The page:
Shipboard Emergency Training – Technology Solutions

us navy, damage control, DCTT
030604-N-7902K-084 Philippine Sea (Jun. 04, 2003) — Damage Control Training Team Supervisor (right), Hull Technician Chief Anthony Wilson and team leader for hose team two (left), Gas Turbine System Technician 3rd Class Clayton Wheeler talk to the accessman (center), Seaman Rafael Rivera about the hose team procedures for accessing a fire filled space after a main space fire drill. The drill was held during battle stations aboard the guided missile frigate USS Ingraham (FFG 61). Ingraham is part of the USS Carl Vinson (CVN 70) Strike Force on deployment in the Western Pacific Ocean. U.S. Navy Photo by Photographer’s Mate 2nd Class Jeremie Kerns. (RELEASED)

gCaptain was critical of many recommendations provided to the offshore industry in the US Coast Guard’s recent Deepwater Horizon Investigation report. Upon first review, our intention was to give alternative options and a more thorough analysis of each point of criticism but we were soon overwhelmed by the sheer number of items we did not agree with. With this in mind we have started looking more closely at each point and developing ideas to help the industry move forward.

Of all the opportunities for safety improvement offshore, gCaptain believes that emergency preparedness is the low-hanging fruit but, in this area, we found the CG’s recommendations to be vague. The following is the CG’s comment on emergency training along with our rebuttal:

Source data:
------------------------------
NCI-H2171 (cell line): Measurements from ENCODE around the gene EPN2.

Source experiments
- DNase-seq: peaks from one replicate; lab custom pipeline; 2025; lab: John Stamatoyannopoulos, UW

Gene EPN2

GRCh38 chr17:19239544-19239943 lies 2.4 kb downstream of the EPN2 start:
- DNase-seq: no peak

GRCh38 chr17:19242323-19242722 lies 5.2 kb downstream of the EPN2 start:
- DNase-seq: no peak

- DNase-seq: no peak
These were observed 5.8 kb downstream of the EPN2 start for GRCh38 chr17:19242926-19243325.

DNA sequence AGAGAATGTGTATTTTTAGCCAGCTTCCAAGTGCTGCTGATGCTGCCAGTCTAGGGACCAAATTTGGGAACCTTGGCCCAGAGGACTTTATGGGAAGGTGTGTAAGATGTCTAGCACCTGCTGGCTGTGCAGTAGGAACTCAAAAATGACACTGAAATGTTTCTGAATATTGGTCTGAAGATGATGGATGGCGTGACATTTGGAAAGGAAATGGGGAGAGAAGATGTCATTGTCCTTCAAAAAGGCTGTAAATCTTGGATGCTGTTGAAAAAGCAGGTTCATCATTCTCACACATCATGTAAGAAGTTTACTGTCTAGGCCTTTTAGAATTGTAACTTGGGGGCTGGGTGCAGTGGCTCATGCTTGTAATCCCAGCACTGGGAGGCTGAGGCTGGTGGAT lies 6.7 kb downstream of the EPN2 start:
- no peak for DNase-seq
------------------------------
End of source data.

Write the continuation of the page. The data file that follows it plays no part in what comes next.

“Emergency Preparedness: Transocean failed to require that systems and personnel emphasize maximum emergency preparedness.   As discussed above, Transocean allowed the DEEPWATER HORIZON crew to inhibit or bypass gas alarms and automatic shutdown systems, and it did not require robust emergency drills.”

gCaptain agrees with the fact that Transocean emergency drills could likely have been much more robust in nature, but they did drill every Sunday and performed these drills as required.  Recommendations may include working with the USCG and the US Navy to come up with a new damage control training program and new system of evaluating the effectiveness of weekly drills.  The gas alarm is a totally separate issue, and should not be included in this finding.  Again, see our article: Critical Alarms – Are they being monitored, inhibited or both?

Our recommendation for the industry to “include working with the USCG and the US Navy” is based on our own experience comparing the emergency drills conducted aboard Navy vessels with those aboard offshore rigs. The difference is striking with naval units conducting intense all encompassing evolutions and offshore rigs shoe horning drills into one hour time blocks (frequently shorter) on Sunday mornings.  And yes, we certainly understand the need and opportunity for Navy ships to drill with more intensity than rigs but this does not mean we can’t follow the Navy’s lead.